As soon as December is upon us, it’s virtually impossible to escape the clanging bells and chirpy harmonies of Christmas music.
Everywhere we go we’re stalked by Mariah Carey screeching about what she wants for Christmas and Wham! continually moaning about how they gave away their heart.
We all love the classic songs but sometimes it just gets right on your wick and lead us to mutter ‘bah humbug’.
Now it’s being claimed listening to too much Christmas music can actually be bad for your health.
Clinical psychologist Linda Blair told Sky News how the cheery tunes can have a negative impact on our brains:
Music goes right to our emotions immediately and it bypasses rationality. Christmas music is likely to irritate people if it’s played too loudly and too early.
It might make us feel we’re trapped – it’s a reminder we have to buy presents, cater for people and organise celebrations.
Blair also added those who work in retail are particularly affected being exposed to Christmas music playing on loop every single day.
People working in the shops at Christmas have to tune out Christmas music because if they don’t, it really does stop you from being able to focus on anything else.
You’re simply spending all of your energy trying not to hear what you’re hearing.
It’s no wonder shop workers always seem to be slightly more irritated and annoyed during the festive season!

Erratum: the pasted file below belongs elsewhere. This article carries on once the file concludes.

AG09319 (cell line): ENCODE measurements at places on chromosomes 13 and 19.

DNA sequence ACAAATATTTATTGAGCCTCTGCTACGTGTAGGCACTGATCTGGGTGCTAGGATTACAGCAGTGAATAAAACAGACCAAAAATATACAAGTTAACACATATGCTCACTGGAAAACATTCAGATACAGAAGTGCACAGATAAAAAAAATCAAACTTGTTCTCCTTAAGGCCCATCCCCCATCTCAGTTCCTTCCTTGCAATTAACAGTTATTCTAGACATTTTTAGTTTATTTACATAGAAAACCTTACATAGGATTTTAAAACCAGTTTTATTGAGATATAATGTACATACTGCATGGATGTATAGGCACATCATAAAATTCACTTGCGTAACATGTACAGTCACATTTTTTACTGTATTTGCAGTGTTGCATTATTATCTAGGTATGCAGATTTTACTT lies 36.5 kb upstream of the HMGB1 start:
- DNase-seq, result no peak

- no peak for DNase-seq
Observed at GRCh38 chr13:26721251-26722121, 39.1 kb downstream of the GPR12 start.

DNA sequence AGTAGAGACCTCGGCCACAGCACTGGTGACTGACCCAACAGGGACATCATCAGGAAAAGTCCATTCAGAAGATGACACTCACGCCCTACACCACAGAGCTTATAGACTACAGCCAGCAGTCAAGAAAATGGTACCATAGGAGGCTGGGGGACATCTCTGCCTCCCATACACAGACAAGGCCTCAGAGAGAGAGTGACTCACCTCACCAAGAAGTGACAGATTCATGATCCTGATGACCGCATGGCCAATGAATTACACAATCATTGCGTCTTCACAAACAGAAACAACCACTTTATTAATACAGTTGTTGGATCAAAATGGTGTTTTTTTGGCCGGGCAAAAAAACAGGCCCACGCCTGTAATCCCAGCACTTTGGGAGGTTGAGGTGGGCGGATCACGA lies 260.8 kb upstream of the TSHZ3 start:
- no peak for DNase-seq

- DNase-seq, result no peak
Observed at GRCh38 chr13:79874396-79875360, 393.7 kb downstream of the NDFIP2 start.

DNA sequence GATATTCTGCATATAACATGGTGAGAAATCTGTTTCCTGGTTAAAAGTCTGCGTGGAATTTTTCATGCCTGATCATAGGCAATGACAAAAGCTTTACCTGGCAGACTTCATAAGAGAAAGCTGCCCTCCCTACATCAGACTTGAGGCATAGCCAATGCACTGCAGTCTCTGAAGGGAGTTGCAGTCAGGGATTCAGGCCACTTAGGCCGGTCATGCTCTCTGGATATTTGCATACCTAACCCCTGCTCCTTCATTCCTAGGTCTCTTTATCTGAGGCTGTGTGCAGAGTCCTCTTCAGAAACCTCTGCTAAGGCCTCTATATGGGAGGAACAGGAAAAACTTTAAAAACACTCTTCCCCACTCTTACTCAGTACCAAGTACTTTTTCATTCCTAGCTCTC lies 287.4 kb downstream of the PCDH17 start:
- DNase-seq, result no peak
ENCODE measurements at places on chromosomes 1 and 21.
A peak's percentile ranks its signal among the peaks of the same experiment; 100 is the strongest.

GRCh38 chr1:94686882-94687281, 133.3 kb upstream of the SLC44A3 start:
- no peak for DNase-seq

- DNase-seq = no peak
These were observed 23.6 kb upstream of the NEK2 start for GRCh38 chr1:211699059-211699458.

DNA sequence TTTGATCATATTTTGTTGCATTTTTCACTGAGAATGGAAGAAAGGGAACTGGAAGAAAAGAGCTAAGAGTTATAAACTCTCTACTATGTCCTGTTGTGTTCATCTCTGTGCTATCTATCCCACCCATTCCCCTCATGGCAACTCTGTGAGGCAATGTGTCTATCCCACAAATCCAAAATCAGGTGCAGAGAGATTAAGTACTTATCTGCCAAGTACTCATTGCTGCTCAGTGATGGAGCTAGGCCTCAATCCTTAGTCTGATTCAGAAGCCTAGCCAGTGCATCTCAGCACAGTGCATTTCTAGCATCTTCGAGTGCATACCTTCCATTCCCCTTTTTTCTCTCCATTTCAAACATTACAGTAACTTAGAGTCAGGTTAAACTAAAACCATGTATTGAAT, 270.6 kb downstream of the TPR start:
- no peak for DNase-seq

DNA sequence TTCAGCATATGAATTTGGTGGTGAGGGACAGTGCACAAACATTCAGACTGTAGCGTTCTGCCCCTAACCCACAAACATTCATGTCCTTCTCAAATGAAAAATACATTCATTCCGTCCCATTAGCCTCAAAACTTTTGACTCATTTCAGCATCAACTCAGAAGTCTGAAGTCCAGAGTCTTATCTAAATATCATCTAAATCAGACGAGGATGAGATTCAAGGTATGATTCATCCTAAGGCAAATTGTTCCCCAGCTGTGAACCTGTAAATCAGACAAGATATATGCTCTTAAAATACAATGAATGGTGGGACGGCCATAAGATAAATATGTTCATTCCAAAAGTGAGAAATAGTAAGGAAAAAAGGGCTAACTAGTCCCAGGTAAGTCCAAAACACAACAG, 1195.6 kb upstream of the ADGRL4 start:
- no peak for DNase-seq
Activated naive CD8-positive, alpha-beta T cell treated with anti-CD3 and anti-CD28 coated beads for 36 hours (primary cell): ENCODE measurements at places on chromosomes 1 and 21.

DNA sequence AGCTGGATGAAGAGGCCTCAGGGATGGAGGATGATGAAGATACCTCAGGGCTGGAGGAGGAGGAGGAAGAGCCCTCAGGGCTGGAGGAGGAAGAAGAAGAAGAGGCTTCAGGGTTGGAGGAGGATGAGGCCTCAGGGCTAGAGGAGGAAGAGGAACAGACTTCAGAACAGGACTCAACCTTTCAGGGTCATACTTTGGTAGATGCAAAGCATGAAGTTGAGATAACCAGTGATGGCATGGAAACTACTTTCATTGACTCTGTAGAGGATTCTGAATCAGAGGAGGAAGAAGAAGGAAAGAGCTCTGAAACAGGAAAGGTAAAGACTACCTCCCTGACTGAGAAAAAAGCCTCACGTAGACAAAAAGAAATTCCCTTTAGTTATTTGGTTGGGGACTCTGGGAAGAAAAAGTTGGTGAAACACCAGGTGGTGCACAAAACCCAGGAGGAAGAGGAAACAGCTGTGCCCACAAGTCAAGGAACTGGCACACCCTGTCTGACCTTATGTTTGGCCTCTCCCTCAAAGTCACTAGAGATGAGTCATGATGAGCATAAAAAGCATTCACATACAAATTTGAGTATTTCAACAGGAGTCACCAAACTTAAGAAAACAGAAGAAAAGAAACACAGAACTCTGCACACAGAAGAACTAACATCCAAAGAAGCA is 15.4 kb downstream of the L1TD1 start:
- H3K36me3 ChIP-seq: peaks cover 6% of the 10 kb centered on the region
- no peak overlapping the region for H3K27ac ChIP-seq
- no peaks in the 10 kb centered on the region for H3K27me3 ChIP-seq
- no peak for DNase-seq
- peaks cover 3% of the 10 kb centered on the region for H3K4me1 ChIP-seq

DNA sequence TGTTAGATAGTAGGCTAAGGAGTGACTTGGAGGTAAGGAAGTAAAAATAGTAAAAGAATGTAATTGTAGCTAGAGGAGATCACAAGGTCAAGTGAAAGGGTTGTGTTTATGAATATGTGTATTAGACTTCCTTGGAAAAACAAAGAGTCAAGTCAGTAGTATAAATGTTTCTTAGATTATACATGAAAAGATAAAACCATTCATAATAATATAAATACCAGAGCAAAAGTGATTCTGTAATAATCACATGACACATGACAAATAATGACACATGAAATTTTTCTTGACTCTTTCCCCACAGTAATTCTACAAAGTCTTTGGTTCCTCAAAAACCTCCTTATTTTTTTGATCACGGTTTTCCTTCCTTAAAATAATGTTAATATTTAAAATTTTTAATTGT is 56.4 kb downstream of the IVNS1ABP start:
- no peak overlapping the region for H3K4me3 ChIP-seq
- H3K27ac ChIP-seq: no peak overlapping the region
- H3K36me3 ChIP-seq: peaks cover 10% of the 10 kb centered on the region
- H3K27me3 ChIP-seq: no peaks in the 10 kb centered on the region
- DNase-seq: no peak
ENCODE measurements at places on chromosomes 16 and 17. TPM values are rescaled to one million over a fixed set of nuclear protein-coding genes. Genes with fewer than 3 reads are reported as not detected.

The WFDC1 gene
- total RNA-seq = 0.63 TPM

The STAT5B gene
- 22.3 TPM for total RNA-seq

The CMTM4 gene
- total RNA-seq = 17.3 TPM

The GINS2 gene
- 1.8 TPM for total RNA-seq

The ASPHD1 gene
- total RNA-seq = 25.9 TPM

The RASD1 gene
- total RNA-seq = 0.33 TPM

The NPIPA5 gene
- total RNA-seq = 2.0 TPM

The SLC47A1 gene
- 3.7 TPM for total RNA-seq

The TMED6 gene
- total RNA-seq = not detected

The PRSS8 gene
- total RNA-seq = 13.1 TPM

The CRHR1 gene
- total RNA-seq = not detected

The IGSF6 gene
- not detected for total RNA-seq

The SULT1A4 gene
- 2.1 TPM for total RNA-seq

Professor Joydeep Bhattacharya, lecturer in music psychology at Goldsmiths, University of London, told UNILAD, shops strategically play Christmas music to encourage us to spend more:
Music works through association in the memory and so when we hear Christmas music, because of the kind of festival it is, it usually puts us in a good mood.
It taps very quickly into the memory, priming us, creating a festive mood increasing the likelihood of shoppers spending – this is why many shops play it and benefit from it as it encourages consumers to spend more as we do when we are happier.
Data suggests music does affect consumers’ behaviour. If you go to a store thinking about buying something, if the music is playing then it can play a strong role and encourage you to spend money, but if you know exactly what you’re buying already, it has no impact.
It’s no wonder I always go over budget when it comes to present buying at Christmas time.
Although Christmas music tends to fill us with cheer, Professor Bhattacharya added how it can also have the complete opposite effect:
On the other hand I understand when you hear Christmas music, the way it’s being analysed by our brain, can bring on anxiety as you start thinking about what it involves.
This is especially true if the music is played early as the brain isn’t thinking about Christmas yet.
It reminds us it’s coming and this creates a stress but it depends upon personality, age and other factors. On the whole though Christmas music does put us into a positive mood.
I won’t be turning off Fairytale of New York anytime soon then!